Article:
December 28 2018,  Saugus

Year in review

A monthly breakdown of the top stories in The Saugus Advocate during 2018


Officials cancel two days of school and issue snow emergency and town-wide parking ban. Hockeytown USA – a Route 1 sports landmark for more than 45 years – has a new operator; the Haverhill-based company will keep the same name on its sign. Selectmen seek to alleviate traffic problems at Waybright Elementary School and Veterans Memorial Elementary School. Snowstorm with tidal surge socks Saugus – Saugus Fire Department, using inflatable boat, rescues Milton Street woman in her early 80’s from her house as water level reaches four feet. State Rep. Donald Wong says he will seek a fifth two-year term representing voters of the Ninth Essex House District. World Series Park announces it will add a Wall of Fame to honor contributors. Two elderly people – a man and his wife – suffer serious injuries while crossing Central Street. Twenty Saugus Pop Warner players are honored as New England All American Scholars by selectmen at Town Hall. The Saugus River, the Saugus Iron Works and Route 1 will be reflected in the architectural design, texture and color of the future Saugus Middle School-High School, members of the Saugus High School Project Building Committee learn in a project update. Jack Perry, an 81-year-old Innis Street homeowner, sees relief on the horizon as town proceeds with a $1.2 million drainage improvement project to alleviate flooding near the Elm Street Bridge that has haunted him for decades. Saugus Public Schools Superintendent Dr. David DeRuosi, Jr., says he’s requesting “a modest 2.7 percent increase” in School Department budget. Police cite driver for crosswalk violations in crash that injured an elderly couple while they were crossing Central Street.



Kane’s Donuts co-owner Paul Delios takes some “Boston Cream” and “Go Pats!” Donuts to New York City for producers of NBC’s Today Show to show off the shop’s wager against a Philadelphia donuts shop as the New England Patriots and the Philadelphia Eagles prepare for the Super Bowl. Saugus native Jonathan Cheever – one of the top snowboarders in the world – will compete as a member of the U.S. Snowboarding team in the XXIII Olympic Winter Games in South Korea. The state Attorney General’s Division of Open Government determines the School Committee violated the Open Meeting Law by keeping inadequate minutes of a March 16, 2017, executive session – allegations in a complaint filed last year by then–School Committee Member Peter Manoogian. Veteran Saugus firefighter William E. Cross III receives a promotion to Acting Lieutenant of the Saugus Fire Department. Former Saugus Selectman candidate Michael A. Coller expresses an interest in State Rep. Donald Wong’s Ninth Essex House District seat. The Saugus Advocate files a complaint against the Saugus School Committee, alleging it might have violated several provisions of the state’s Open Meeting Law (OML) – less than a week after the state Attorney General cited the committee for violating OML. The Saugus Advocate, in response to readers’ complaints about alleged violations of the state OML and Public Records Laws, begins publishing “The Public’s Right to Know,” an ongoing series on the challenges of making open government work in Saugus. School Committee Chair Jeanette Meredith begins a new part-time job with the Town of Saugus as a “floating office clerk,” an appointment that Town Manager Scott Crabtree touts as “a good fit” for the town. U.S. Army Veteran Matthew Crescenzo says he is considering a challenge of incumbent state Rep. Donald Wong in the Ninth Essex House District race this fall. Saugus resident Brian Petzke pleads guilty in U.S. District Court to his role in conspiracy to traffic counterfeit steroids, including testosterone and trenbolone. Unseasonably warm weather – into the low- and mid-70’s – makes Breakheart Reservation a fun place to play, exercise and picnic in shorts and t-shirts for a couple of days in February. Finance Director & Treasurer/Collector Wendy Hatch hails “historic evening for the Town of Saugus” as she notes nine agencies competed to loan the town money for $65.7 million in projects. Saugus resident Thomas Lucey, an MBTA trolley operator, is indicted for fraudulently collecting workers’ compensation and disability insurance after allegedly paying an associate to attack him on the job in 2016.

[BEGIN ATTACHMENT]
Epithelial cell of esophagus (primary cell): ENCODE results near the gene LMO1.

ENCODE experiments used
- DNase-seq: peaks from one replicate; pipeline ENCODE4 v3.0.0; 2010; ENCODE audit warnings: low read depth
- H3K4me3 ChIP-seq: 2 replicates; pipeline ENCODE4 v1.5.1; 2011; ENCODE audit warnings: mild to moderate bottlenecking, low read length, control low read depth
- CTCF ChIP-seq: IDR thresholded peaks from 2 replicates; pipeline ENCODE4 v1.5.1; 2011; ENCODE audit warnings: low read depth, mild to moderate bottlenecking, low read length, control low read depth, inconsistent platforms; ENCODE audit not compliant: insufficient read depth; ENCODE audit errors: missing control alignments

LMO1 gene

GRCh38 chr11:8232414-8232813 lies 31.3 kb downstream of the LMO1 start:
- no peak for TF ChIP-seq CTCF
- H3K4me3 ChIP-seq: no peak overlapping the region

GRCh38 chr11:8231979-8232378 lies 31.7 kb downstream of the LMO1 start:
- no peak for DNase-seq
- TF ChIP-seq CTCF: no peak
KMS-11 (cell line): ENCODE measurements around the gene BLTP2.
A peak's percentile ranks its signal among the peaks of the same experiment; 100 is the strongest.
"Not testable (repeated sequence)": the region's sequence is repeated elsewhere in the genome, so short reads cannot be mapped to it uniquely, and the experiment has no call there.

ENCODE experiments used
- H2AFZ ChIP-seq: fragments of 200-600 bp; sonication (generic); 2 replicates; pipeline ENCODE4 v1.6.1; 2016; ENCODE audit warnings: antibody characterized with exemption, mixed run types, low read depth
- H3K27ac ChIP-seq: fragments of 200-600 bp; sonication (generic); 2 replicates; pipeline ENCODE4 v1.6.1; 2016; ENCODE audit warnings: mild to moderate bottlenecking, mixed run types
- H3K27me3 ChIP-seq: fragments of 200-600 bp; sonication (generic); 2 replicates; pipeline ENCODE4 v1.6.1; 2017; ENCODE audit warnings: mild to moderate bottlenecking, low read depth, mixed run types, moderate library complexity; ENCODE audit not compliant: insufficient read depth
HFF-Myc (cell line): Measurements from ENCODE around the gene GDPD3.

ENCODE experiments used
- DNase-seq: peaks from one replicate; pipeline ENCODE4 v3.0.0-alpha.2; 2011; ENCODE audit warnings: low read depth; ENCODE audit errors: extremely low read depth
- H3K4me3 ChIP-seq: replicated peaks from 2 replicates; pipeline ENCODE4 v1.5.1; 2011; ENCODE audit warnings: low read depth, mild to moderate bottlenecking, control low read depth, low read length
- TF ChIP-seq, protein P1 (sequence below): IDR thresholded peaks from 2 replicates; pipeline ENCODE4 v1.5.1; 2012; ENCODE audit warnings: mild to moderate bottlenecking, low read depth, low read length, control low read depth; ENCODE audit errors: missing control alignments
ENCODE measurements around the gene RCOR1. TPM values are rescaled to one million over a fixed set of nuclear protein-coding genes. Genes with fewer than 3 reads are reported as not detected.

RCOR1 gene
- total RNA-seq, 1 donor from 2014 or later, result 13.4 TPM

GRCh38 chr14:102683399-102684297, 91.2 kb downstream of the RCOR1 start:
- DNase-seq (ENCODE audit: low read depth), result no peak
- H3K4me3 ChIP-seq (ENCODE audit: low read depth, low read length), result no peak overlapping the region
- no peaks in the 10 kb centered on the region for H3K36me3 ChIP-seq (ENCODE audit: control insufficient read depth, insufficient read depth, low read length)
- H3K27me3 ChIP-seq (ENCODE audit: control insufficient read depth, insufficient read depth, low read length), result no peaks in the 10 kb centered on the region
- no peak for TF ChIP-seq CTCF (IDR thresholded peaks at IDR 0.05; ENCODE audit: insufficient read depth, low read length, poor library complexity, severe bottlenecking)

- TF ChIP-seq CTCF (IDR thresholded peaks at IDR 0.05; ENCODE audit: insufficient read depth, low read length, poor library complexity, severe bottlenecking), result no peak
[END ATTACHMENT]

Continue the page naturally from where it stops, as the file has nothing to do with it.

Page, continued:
Town Manager Scott Crabtree says a truancy officer in his proposed 2019 Fiscal Year budget could be a $1.5 million savings for the town. An 18-year-old Saugus woman is among three teens arrested for an armed home invasion in Andover. Police probe a threatening message discovered by a janitor at Saugus High School (SHS). The Saugus Advocate files a second complaint against the Saugus School Committee, alleging more violations of the state OML. Nor’easter devastates Houston Avenue neighborhood again, flooding homes with three to four feet of water. State Rep. Brendan Crighton (D-Lynn) wins Third Essex Senate District seat without opposition. Town Manager Scott Crabtree declares his “Top level one priority” for the year – developing a capital improvement plan; selectmen approve an April 9 session to consider 14 articles for a Special Town Meeting. The latest inductions into the SHS Sports Hall of Fame reflect the community’s reputation as “a hockey town. The school’s Sports Hall of Fame Committee votes to honor the 1999 SHS hockey team that won the Division 2 MIAA State Championship and four Sachem hockey greats in this year’s Hall of Fame ceremonies. Police Chief Domenic DiMella says he wants more details about the large increases in assault crimes reflected in a 2017 report. The World Series Park superintendent says March snow will probably delay usage of the ballfield for weeks. The Saugus Public Library hosts the Fourth Annual “Books in Bloom” event. The Saugus Business Education Collaborative honors nine students at the 14th Annual Unsung Hero Awards banquet. The Finance Committee gives favorable recommendations on all articles – more than $5 million in requests – for the Special Town Meeting. The town’s new Annual Report focuses on projects that improved life for Saugus youngsters. Town Clerk Ellen Schena calls on the halls of Saugus town government to make sure they know about the state’s Conflict of Interest Law and how it applies to them. Purchasing Agent Terri Peznola leaves for a similar town government job in Andover – for double the pay.